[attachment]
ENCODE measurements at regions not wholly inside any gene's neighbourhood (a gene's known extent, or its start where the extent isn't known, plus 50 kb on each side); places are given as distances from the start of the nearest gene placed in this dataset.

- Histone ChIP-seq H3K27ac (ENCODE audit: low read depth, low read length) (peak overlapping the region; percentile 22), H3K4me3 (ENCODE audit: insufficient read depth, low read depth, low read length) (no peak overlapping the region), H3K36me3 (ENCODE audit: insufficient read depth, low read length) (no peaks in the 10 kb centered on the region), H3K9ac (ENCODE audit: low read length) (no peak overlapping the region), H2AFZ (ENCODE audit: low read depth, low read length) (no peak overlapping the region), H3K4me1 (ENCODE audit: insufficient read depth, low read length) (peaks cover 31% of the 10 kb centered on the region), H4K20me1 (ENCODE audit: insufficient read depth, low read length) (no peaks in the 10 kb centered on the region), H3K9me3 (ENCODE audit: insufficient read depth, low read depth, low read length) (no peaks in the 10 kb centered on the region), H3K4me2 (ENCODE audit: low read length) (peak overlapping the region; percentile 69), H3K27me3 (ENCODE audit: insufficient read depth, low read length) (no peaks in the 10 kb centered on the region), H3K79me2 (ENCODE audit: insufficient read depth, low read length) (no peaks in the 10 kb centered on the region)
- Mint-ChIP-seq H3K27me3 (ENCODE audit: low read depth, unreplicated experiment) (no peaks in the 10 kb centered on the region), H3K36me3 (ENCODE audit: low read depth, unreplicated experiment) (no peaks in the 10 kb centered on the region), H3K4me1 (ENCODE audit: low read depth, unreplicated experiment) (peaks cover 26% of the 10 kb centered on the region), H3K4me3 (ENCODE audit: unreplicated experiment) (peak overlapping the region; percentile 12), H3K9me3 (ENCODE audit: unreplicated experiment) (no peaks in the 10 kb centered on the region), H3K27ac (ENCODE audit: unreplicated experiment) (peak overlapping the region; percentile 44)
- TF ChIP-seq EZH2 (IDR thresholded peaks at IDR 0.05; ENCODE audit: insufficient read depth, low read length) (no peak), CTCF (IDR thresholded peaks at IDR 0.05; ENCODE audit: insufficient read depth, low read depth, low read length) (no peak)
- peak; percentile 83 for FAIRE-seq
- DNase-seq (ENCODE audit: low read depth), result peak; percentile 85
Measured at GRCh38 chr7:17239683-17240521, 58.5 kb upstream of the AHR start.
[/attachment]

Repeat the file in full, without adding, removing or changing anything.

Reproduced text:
ENCODE measurements at regions not wholly inside any gene's neighbourhood (a gene's known extent, or its start where the extent isn't known, plus 50 kb on each side); places are given as distances from the start of the nearest gene placed in this dataset.

- Histone ChIP-seq H3K27ac (ENCODE audit: low read depth, low read length) (peak overlapping the region; percentile 22), H3K4me3 (ENCODE audit: insufficient read depth, low read depth, low read length) (no peak overlapping the region), H3K36me3 (ENCODE audit: insufficient read depth, low read length) (no peaks in the 10 kb centered on the region), H3K9ac (ENCODE audit: low read length) (no peak overlapping the region), H2AFZ (ENCODE audit: low read depth, low read length) (no peak overlapping the region), H3K4me1 (ENCODE audit: insufficient read depth, low read length) (peaks cover 31% of the 10 kb centered on the region), H4K20me1 (ENCODE audit: insufficient read depth, low read length) (no peaks in the 10 kb centered on the region), H3K9me3 (ENCODE audit: insufficient read depth, low read depth, low read length) (no peaks in the 10 kb centered on the region), H3K4me2 (ENCODE audit: low read length) (peak overlapping the region; percentile 69), H3K27me3 (ENCODE audit: insufficient read depth, low read length) (no peaks in the 10 kb centered on the region), H3K79me2 (ENCODE audit: insufficient read depth, low read length) (no peaks in the 10 kb centered on the region)
- Mint-ChIP-seq H3K27me3 (ENCODE audit: low read depth, unreplicated experiment) (no peaks in the 10 kb centered on the region), H3K36me3 (ENCODE audit: low read depth, unreplicated experiment) (no peaks in the 10 kb centered on the region), H3K4me1 (ENCODE audit: low read depth, unreplicated experiment) (peaks cover 26% of the 10 kb centered on the region), H3K4me3 (ENCODE audit: unreplicated experiment) (peak overlapping the region; percentile 12), H3K9me3 (ENCODE audit: unreplicated experiment) (no peaks in the 10 kb centered on the region), H3K27ac (ENCODE audit: unreplicated experiment) (peak overlapping the region; percentile 44)
- TF ChIP-seq EZH2 (IDR thresholded peaks at IDR 0.05; ENCODE audit: insufficient read depth, low read length) (no peak), CTCF (IDR thresholded peaks at IDR 0.05; ENCODE audit: insufficient read depth, low read depth, low read length) (no peak)
- peak; percentile 83 for FAIRE-seq
- DNase-seq (ENCODE audit: low read depth), result peak; percentile 85
Measured at GRCh38 chr7:17239683-17240521, 58.5 kb upstream of the AHR start.